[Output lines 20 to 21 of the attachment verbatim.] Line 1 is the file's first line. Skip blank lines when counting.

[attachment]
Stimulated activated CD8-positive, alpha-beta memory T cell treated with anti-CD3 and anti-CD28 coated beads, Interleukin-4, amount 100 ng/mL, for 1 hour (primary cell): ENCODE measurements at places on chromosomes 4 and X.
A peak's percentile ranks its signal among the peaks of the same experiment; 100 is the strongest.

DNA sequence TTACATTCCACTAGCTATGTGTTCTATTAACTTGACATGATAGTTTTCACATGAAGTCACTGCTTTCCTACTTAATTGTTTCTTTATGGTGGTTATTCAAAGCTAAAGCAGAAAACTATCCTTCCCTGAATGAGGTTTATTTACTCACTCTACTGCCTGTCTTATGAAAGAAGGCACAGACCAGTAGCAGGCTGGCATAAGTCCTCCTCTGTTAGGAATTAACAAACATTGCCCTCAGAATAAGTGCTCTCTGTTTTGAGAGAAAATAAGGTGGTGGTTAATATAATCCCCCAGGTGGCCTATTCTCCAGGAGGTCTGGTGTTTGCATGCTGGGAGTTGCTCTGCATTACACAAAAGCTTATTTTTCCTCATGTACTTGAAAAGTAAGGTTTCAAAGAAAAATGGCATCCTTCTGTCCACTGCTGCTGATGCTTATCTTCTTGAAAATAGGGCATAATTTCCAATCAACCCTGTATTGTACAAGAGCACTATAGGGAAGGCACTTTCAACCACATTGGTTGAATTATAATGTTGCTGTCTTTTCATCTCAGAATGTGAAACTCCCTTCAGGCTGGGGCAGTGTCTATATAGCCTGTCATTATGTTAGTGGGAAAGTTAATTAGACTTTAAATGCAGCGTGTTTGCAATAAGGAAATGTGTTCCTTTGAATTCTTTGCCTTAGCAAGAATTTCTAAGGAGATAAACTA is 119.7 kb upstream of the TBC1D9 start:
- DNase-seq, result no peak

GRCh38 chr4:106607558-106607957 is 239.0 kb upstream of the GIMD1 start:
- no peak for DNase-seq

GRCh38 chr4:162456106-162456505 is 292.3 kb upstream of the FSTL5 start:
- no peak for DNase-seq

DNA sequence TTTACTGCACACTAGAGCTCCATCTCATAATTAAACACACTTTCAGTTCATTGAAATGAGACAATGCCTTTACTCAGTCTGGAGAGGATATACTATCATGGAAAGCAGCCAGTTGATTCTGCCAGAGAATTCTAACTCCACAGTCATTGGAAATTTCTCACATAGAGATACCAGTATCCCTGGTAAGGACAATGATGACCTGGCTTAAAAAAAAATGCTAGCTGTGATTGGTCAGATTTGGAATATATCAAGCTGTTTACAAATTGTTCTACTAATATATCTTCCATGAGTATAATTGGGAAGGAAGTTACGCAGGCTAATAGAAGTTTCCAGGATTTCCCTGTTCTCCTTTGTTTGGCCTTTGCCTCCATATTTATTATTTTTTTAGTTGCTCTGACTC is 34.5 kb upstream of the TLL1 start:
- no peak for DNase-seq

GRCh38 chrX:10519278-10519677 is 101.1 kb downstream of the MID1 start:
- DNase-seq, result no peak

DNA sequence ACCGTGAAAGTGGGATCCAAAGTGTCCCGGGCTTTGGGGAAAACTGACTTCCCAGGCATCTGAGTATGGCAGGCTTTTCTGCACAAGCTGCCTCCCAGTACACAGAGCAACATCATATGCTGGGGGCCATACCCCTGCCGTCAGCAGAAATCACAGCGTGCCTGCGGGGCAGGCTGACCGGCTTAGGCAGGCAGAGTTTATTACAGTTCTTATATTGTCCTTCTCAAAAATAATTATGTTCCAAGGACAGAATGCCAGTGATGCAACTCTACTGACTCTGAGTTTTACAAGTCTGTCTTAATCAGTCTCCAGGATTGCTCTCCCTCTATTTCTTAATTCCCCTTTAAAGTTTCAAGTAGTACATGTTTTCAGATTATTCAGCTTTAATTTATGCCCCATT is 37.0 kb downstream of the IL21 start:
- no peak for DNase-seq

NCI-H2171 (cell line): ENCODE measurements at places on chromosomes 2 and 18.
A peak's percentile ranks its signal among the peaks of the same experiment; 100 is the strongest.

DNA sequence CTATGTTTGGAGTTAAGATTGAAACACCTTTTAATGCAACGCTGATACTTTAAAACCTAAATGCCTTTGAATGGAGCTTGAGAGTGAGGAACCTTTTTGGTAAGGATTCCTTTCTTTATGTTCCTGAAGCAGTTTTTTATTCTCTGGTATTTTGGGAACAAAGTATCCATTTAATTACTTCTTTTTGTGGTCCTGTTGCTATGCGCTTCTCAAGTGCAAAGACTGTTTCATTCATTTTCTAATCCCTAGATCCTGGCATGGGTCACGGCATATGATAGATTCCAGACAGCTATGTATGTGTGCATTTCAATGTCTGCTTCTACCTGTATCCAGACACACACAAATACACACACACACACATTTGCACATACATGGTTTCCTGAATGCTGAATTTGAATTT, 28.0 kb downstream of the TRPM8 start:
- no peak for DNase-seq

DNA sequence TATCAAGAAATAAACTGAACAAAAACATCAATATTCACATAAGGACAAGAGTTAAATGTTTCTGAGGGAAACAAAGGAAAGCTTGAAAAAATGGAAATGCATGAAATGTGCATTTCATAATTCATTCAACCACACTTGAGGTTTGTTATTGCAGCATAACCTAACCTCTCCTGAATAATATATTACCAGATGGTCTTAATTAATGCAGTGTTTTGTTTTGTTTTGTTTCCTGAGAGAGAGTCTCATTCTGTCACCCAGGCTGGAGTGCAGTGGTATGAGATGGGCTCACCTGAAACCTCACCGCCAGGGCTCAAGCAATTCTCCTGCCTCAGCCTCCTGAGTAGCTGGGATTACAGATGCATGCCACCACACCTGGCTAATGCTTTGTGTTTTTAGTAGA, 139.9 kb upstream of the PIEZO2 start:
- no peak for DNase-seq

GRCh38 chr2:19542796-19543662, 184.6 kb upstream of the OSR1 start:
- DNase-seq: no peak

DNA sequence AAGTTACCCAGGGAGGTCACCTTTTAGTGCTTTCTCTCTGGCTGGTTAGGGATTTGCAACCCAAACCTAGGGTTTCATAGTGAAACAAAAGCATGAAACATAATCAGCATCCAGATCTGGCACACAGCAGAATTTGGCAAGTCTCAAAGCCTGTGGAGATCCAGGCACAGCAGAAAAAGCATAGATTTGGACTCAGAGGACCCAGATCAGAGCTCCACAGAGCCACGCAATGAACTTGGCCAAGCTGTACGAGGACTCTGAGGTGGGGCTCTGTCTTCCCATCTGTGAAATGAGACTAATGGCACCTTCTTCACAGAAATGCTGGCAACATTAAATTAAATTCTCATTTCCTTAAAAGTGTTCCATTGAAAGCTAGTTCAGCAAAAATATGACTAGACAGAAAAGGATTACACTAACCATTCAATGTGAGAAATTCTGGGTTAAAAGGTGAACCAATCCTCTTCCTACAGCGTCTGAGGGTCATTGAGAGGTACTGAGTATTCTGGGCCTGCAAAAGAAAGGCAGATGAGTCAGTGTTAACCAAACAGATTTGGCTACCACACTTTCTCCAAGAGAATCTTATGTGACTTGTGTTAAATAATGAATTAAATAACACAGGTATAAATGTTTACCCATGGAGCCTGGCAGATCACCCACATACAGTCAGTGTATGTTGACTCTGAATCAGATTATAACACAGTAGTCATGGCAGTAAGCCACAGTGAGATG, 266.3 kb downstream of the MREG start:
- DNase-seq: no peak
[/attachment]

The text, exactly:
- no peak for DNase-seq

GRCh38 chr2:19542796-19543662, 184.6 kb upstream of the OSR1 start: